On 23 November 2016, in the Autumn Statement, the Chancellor confirmed that the current tax and NICs relief on salary sacrifice arrangements would be scaled back from April 2017. The only benefits that will continue to benefit from tax and NICs relief if provided through a salary sacrifice arrangement are enhanced employer pensions contributions, childcare benefits, equipment provided under the cycle to work scheme and ultra-low emission cars. Existing arrangements will be protected until April 2018 (or April 2021 for cars, accommodation and school fees).

National minimum wage increases

On 1 April 2017, the rates of the national minimum wage will increase, despite an increase in most rates on 1 October 2016. This is so that the timing of the annual increase in the national living wage rate for workers aged 25 or over can align with the other national minimum wage rates. The following hourly rates of national minimum wage will apply from 1 April 2017:

  • The national living wage (workers aged 25 and over) is £7.50.
  • The standard adult rate (workers aged between 21 and 24) is £7.05.
  • The development rate (workers aged between 18 and 20) is £5.60.
  • The young workers rate (workers aged under 18 but above the compulsory school age who are not apprentices) is £4.05.
  • The rate for apprentices is £3.50.

From 1 April 2017, the accommodation offset will be £6.40 each day.

Statutory family-related pay and sick pay rates increase

For Statutory Adoption Pay, Statutory Maternity Pay, Statutory Paternity Pay and Statutory Shared Parental Pay, the weekly earnings threshold will increase from £112.00 to 113.00 and the Standard Rate of pay will rise from £139.58 to £140.98 for pay weeks commencing on or after 2 April 2017.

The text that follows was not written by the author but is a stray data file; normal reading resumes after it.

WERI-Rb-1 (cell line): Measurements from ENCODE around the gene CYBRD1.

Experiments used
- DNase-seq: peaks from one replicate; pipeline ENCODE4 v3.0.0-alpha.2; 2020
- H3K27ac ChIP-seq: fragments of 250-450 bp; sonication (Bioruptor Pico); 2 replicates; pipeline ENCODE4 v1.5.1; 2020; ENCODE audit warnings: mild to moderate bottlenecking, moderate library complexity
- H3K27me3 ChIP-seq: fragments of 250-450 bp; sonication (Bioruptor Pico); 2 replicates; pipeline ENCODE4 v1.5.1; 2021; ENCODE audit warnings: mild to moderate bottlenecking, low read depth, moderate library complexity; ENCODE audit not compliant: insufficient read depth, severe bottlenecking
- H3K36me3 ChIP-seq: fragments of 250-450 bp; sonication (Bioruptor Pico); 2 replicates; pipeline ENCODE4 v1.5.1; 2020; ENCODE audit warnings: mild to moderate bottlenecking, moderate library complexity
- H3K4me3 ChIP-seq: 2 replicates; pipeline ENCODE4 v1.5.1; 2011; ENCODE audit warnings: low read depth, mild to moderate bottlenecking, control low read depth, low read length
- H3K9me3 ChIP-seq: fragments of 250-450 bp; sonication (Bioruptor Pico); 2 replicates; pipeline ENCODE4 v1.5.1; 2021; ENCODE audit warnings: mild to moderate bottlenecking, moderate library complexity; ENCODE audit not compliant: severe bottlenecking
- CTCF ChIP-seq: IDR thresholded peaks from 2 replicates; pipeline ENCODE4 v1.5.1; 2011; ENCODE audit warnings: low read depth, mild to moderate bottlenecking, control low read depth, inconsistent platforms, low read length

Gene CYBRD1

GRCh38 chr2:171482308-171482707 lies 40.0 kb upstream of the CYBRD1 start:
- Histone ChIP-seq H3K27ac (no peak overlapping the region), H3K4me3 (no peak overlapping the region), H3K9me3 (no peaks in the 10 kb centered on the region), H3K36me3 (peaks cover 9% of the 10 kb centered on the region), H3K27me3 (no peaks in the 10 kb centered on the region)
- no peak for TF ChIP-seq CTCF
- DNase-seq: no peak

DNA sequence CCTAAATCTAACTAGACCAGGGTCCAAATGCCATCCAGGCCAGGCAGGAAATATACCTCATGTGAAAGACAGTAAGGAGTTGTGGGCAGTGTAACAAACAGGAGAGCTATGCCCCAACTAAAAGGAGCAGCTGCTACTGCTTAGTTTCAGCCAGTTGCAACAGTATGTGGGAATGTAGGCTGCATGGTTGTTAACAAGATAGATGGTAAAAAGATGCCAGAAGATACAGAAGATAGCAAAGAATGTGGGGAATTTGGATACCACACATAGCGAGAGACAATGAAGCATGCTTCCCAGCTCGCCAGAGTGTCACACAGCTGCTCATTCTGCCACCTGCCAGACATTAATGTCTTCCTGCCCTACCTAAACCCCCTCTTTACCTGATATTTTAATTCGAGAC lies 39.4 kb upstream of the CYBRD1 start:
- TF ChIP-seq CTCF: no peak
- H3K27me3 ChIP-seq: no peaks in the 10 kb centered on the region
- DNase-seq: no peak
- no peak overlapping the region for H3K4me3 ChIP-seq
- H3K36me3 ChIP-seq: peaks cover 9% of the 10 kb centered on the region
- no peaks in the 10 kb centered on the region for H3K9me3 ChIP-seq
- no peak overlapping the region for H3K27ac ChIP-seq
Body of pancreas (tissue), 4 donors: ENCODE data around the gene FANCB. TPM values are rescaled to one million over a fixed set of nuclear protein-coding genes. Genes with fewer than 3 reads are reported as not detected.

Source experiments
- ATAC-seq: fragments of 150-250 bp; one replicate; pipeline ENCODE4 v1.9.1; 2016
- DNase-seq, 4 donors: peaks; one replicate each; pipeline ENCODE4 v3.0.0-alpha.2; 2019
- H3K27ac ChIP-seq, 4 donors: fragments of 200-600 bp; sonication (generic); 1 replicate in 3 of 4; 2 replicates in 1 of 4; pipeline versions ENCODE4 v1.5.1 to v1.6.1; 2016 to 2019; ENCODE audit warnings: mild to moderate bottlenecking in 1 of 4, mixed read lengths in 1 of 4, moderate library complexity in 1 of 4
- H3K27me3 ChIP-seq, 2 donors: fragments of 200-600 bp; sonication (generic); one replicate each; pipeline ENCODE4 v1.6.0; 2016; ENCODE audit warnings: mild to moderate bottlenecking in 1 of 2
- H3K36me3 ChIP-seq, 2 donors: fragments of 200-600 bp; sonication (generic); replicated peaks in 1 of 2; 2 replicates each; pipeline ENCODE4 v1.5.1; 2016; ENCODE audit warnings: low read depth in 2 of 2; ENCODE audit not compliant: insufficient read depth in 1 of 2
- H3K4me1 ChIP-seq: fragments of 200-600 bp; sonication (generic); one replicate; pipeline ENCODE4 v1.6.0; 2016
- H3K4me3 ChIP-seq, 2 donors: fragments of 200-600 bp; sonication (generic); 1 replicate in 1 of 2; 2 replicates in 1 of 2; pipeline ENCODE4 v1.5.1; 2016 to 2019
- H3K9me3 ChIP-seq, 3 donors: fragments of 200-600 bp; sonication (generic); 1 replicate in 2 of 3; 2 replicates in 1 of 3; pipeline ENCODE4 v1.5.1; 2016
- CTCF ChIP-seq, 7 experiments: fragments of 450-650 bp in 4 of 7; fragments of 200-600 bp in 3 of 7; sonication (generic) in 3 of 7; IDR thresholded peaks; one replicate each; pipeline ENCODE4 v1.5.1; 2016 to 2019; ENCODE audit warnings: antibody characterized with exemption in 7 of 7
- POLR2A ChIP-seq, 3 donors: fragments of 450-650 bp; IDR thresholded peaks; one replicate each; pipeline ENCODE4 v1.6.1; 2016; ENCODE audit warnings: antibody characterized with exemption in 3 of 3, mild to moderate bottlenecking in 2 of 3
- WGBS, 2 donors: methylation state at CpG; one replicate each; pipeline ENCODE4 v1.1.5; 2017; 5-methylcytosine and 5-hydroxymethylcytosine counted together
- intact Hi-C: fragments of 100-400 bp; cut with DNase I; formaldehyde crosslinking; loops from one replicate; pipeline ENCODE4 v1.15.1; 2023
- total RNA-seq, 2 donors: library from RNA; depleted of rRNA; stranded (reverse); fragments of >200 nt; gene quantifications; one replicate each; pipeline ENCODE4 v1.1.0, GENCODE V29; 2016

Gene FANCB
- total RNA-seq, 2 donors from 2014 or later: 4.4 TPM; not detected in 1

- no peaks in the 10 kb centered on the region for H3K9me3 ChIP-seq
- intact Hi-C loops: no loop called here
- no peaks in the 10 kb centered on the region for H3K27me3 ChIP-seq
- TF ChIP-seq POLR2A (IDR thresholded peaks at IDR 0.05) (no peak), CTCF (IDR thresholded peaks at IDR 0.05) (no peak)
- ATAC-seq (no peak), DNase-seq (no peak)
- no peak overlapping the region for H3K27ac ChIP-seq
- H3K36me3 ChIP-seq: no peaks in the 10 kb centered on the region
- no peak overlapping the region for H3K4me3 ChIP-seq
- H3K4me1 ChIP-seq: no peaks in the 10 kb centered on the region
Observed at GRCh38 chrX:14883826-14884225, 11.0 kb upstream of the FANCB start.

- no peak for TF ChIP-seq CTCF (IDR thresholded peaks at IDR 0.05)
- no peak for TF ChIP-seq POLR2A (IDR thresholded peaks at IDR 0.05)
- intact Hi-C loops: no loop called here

The Statutory Sick Pay weekly earnings threshold will increase from £112.00 to £113.00 and the Standard Rate will rise from £88.45 to £89.35 from 6 April 2017.

Tribunal awards and statutory payments

The Employment Rights (Increase of Limits) Order 2017 increases the limits applying to certain awards of employment tribunals, and other amounts payable under employment legislation, from 6th April 2017. The increases in the Schedule to the Order apply where the event giving rise to the entitlement to compensation or other payments occurred on or after 6th April 2017. The key changes are as follows:

  • The limit on the amount of compensatory award for unfair dismissal increases from £78,962 to £80,541.
  • The maximum amount of “a week’s pay” for the purpose of calculating a statutory redundancy payment or for various awards including the basic or additional award for unfair dismissal increases from £479 to £489.
  • The minimum basic award in cases where a dismissal is automatically unfair because of health and safety, being a trustee of an occupational pension scheme or an employee representative, or because of trade union membership or activities, increases from £5,853 to £5,970.


The aim is to provide summary information and comment on the subject areas covered. While every care has been taken in compiling this information, SM&B cannot be held responsible for any errors or omissions, or changes to legislation implementation dates. Specialist legal advice must be taken on any legal issues that may arise before embarking upon any formal course of action.